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Narrative Therapy and Practice

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on 5 May 2014

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Transcript of Narrative Therapy and Practice

Narrative Therapy and Practice
Narrative Therapy Techniques
of an alternate story
relative influence questioning
how each family member influenced current negative narrative
integration of externalization and unique outcomes to create new narrative
sense of empowerment and strength
The Story of Narrative Therapy
Founded by Michael White in the 1980's

inspired by the way in which people construe the world
writings of Michel Foucault
developed along with David Epston
social work background
The Story of Narrative Therapy
Family Therapy in the 1970's
shift from master therapist to more collaborative approach
abandoned idea of resistance in treatment
strong listening skills drove approach
Narrative Therapy Techniques
Spreading of "preferred story"
or new narrative
provide an audience
solidifies new narrative to others
Research Findings
mostly qualitative research due to the nature of narrative therapy (emphasis on unique outcomes, personal meaning, and story making)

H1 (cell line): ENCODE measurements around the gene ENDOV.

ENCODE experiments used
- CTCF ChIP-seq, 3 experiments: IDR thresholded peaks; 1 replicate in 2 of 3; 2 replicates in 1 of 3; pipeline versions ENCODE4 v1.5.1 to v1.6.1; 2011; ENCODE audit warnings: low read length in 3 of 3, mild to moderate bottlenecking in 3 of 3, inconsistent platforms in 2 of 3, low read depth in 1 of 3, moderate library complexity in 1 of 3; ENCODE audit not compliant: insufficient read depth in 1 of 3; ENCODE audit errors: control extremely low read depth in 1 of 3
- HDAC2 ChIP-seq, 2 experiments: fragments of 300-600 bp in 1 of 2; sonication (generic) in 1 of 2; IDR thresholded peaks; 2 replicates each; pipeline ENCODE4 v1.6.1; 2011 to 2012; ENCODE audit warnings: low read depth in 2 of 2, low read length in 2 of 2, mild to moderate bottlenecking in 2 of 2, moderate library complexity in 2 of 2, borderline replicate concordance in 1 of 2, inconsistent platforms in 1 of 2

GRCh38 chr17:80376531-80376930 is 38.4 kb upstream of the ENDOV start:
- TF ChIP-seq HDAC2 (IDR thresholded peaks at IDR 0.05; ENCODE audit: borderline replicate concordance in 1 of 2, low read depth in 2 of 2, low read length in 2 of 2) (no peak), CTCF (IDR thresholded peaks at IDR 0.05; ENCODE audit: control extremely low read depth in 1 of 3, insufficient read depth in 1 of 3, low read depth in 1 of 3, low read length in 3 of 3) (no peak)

majority show effectiveness of externalization
Narrative Therapy Techniques
separates person from problem
use of externalizing conversations
mapping influence
Search for
unique outcomes
problem-saturated stories
times client resisted the problem
Together these techniques help to
the negative narrative
Ramey et al. (2010) study utilizing White's earlier work
used externalizing conversations White had with 14 year-old boy as template for coding
proved that change is observable within these conversations
narrative therapy sessions can be mapped, observed, and tested
Research Findings
Case Study: Narrative Therapy with R
Caucasian Male- 25 years old
Began January 2013
Musician who composes own music, plays 11 instruments, and teaches music in private settings
In recovery for substance abuse since age 17
Currently attends AA meetings
Living with partner for 1 year
Second oldest of 4 brothers
Parents divorced 1997 (age 8)
Physically abused by mother's boyfriend (ages 10-13)
Presenting Problem
wanted to work on alternative ways of handling anxiety and anger because medication is not an option
Creation of genogram-
collaborative process
highlighted family strengths
discovered patterns and influences
identified family narrative
Revised Dyadic Adjustment Scale-
assessed current relationship with partner
guided development of goals
Anger Styles Quiz-
process in itself was collaborative and significant moment
demonstrated client's strength and improving sense of self worth
Course of Therapy
Early stage-
premature exploration of R's childhood trauma and abuse (use of external view of self)
externalization of anger and anxiety
discovery of negative narrative ("Am I worth sticking around for?")
began to identify unique outcomes
Deconstruction Stage

exploration of trauma
retelling of significant stories
continued search for unique outcomes
positive re-authoring of childhood stories
challenging truths about past
discussion of blame versus responsibility
suggestion to write letters
use of compositions to explore contributions to original narrative